Edited By Michal B. Paradowski
Video Sign Language: A Research Study on Using Technology to Teach American Sign Language
Abstract: This research project explores how teachers of American Sign Language (ASL) can supplement secondary and post-secondary curriculum with videos. First, quantitative data was collected and interpreted. The experimental group watched a videotaped review during class, while the control group reviewed live with the teacher. Test scores for each group were collected and compared. Qualitative data in the form of a survey was also collected. The survey compares the students’ self-reported ability to use technology. The data helps predict the likelihood of students’ abilities to use the video resources independently. Gathered data suggests ASL teachers using video recordings of course material might expect to see unaffected performance among students during testing.
Keywords: American Sign Language, Video, Assessment, Curriculum, technology, online teaching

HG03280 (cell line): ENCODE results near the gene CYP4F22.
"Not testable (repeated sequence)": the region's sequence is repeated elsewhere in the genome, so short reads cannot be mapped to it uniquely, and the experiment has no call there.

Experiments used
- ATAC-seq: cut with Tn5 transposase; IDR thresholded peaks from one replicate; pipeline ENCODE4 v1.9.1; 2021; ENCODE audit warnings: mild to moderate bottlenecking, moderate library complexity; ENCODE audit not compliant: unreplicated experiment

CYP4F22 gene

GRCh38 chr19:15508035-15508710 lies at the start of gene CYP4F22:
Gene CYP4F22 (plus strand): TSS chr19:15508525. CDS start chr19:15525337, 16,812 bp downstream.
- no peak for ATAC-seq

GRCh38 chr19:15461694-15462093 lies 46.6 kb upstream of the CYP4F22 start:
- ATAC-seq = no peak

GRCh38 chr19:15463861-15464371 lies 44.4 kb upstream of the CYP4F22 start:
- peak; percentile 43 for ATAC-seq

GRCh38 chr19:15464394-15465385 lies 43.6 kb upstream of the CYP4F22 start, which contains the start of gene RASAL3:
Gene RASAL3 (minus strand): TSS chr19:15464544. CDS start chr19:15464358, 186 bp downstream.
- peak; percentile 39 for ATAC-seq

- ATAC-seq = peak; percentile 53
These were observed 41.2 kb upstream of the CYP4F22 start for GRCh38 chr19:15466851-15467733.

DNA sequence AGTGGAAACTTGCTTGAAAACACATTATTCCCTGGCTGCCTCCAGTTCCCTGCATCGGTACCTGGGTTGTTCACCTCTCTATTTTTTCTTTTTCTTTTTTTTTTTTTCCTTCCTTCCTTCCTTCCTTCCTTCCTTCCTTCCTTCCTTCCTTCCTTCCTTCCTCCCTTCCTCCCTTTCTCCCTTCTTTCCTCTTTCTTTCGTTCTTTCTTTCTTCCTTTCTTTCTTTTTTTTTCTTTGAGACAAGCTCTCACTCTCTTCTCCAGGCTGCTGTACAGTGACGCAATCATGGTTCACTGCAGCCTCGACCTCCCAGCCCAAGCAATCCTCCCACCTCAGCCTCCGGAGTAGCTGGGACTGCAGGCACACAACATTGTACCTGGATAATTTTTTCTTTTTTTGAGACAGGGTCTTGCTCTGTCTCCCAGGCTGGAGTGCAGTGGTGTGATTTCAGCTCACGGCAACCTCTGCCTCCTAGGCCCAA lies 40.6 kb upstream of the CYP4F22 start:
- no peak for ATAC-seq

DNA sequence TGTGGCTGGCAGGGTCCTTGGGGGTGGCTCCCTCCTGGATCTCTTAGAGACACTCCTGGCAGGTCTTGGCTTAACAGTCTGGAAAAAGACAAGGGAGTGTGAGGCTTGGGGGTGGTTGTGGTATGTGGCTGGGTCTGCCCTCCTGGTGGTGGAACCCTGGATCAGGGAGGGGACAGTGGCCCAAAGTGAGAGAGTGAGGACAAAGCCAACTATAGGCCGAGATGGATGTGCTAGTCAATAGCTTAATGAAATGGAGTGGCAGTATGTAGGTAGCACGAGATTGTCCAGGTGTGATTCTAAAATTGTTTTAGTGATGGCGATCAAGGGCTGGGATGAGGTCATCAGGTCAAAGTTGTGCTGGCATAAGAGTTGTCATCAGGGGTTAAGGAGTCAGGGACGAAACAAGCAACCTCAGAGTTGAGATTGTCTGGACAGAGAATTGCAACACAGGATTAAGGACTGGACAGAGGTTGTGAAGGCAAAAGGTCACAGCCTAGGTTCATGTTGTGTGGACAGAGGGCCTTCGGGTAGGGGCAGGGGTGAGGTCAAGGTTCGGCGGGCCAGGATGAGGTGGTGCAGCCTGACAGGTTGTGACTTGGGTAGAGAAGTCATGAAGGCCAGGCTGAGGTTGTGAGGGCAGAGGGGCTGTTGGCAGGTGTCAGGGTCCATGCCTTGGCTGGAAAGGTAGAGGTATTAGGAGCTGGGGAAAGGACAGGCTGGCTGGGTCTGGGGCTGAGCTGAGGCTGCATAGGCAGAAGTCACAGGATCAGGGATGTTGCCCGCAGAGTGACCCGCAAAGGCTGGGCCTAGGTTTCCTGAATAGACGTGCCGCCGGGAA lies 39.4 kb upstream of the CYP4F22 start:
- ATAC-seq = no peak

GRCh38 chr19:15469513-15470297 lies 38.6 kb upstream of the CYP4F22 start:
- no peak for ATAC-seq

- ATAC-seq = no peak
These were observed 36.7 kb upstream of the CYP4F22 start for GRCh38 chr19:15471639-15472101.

This project looks at how using technology may be correlated with student success in American Sign Language classes at the high school and college level. Specifically, students in both the control and experimental groups have access to all curriculum materials and the teacher; however, the experimental group is given additional materials in the form of videotaped examples of each vocabulary sign. After teaching the unit the instructor reviews vocabulary with the control group during class by manually signing each sign for the students to practice. The experimental group is asked to sign along with a video production of each sign in lieu of review with the teacher, but the students in both groups can ask for repetition from the teacher for clarity. Following...
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